Wed, Nov 22, 2017 - Page 13 News List

Repressing art

Critics say that Turkey’s government is running roughshod over Istanbul’s vibrant art scene, but artists are defying the trend by tackling big issues head on

AFP, ISTANBUL

Erkan Ozgen, a Kurdish artist from Diyarbakir who opened a new contemporary art gallery, poses during an interview in Istanbul on Oct. 22.

Photo: AFP

A mute Syrian boy, using just body movements, gives a harrowing description of life under the Islamic State group in Syria.

A crowd of passionate anti-establishment protesters gather.

And a galaxy of white ceramic CCTV cameras keeps a Big Brother-like watch over a city.

These are just some of the images from this season’s contemporary exhibitions in Istanbul as artists grapple with issues of censorship and political turbulence in Turkey and raging violence across the border in Syria.

And while critics of Turkish President Recep Tayyip Erdogan say the government is riding roughshod over freedom of expression, many artists are openly defying the trend by tackling big issues head-on in a still punchy scene

Almost immediately after the failed coup against Erdogan last year, Turkish authorities launched widespread purges which opponents say have gone beyond suspected coup plotters and are affecting intellectual and artistic circles.

Some artists have self-censored or even left the country. But others have sought to develop new ways of addressing the situation.

PULLING NO PUNCHES

“The artistic scene in Istanbul is not in the process of shrinking — it is in the process of becoming more interesting,” said artist Safak Catalbas. “The difficult circumstances make us more creative,” she added.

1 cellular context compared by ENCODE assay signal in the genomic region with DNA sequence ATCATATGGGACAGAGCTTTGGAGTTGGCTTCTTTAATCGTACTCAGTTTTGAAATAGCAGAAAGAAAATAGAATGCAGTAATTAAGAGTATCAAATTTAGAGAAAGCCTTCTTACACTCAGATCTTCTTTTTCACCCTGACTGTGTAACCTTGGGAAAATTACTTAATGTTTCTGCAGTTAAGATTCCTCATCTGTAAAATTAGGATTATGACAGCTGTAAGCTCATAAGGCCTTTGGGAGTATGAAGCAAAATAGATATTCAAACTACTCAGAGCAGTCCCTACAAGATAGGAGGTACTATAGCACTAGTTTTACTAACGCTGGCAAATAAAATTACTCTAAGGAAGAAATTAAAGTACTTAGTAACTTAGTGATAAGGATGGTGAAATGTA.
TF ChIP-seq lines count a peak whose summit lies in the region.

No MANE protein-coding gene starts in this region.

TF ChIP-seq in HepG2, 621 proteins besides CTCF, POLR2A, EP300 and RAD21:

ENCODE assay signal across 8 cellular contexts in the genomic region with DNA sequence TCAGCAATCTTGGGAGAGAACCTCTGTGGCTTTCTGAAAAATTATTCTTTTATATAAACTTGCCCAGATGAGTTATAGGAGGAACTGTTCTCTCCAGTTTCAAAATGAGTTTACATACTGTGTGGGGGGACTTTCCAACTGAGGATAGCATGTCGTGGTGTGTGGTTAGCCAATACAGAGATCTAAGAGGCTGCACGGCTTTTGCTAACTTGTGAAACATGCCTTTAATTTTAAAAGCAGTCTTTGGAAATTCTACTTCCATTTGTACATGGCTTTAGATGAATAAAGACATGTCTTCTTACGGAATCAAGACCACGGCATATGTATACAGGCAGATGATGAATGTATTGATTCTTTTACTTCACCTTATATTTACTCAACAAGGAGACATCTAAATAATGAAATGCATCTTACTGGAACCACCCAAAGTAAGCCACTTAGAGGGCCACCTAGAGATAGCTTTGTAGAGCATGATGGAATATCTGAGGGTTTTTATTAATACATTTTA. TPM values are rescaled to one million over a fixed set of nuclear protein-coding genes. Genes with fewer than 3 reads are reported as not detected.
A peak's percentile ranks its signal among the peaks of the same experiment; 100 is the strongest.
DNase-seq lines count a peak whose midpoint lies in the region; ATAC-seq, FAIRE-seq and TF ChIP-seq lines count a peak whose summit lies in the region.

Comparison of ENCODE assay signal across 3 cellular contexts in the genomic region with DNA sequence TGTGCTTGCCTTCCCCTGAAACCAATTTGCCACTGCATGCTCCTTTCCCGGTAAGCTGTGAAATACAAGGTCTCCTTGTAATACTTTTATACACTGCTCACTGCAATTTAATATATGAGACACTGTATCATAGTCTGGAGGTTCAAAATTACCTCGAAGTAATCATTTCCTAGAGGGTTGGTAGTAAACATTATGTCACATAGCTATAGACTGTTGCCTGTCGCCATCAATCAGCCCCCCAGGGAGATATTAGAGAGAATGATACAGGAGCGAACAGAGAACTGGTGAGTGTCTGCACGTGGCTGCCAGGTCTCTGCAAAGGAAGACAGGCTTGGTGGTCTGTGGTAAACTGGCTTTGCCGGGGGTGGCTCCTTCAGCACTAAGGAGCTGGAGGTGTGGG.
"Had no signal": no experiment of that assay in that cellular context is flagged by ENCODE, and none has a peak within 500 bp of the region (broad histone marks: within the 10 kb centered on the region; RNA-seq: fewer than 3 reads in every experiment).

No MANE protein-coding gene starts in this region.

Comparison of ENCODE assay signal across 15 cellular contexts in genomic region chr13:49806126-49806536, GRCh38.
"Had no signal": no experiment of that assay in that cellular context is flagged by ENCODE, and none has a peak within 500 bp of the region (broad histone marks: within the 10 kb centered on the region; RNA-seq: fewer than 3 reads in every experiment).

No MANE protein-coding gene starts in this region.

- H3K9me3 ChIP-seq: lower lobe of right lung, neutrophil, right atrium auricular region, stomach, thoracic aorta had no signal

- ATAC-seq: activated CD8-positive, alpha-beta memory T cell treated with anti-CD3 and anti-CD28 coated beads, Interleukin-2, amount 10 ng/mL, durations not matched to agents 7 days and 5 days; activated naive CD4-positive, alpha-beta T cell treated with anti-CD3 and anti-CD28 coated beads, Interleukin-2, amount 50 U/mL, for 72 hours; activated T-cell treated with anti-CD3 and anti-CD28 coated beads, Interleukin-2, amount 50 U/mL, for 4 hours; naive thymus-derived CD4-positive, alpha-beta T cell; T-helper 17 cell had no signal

This year’s Istanbul Biennial, the most important contemporary art event in Turkey, did not shy away from controversial topics like the refugee crisis or conflicts in Syria and Iraq. The event, which was curated by Scandinavian duo Michael Elmgreen and Ingar Dragset, closed its doors this month and contained more than just coded references to the current situation in Turkey.

Turkish artist Erkan Ozgen, a Kurd, presented the video installation of the Syrian mute boy, Mohammed, in a short video entitled Wonderland. A spectacular wall mural by French-Moroccan designer Latifa Echakhch showed a crowd of protesters in a reference to anti-government rallies in Turkey crushed in 2013. Another example came from Turkish artist Burcak Bingol, who used ceramic CCTV cameras scattered across the city to recall the inquisitive eyes of the authorities in a country which has been living under a state of emergency for more than a year.

“All exhibitions must, in one way or another, address the local political-social context to be relevant,” said Biennial director Bige Orer.

“We have tried to find a new language to deal with the current context,” she added. “We felt that a new energy was emerging.”

NOT SO COOL NOW

Few dispute that the climate in Istanbul has changed greatly since 2005, when in the early days of Erdogan’s rule Newsweek magazine famously dubbed the Turkish metropolis “the coolest city in the world.” The repression of the spring protest movement in 2013 — which many artists were involved in — marked the end of a certain carefree attitude in the country.

At least eight people were killed and more than 8,000 injured by police during anti-government protests against plans to build on land occupied by Gezi Park in central Istanbul, according to Turkish NGOs.

Asli Sumer, who runs a gallery in the waterside district of Karakoy, said, however, that instead of criticizing the authorities directly, artists are interested in ways of overcoming these hardships.

“An artist with whom I work is especially interested in plants and their capacity to grow back by being more resistant,” she said.

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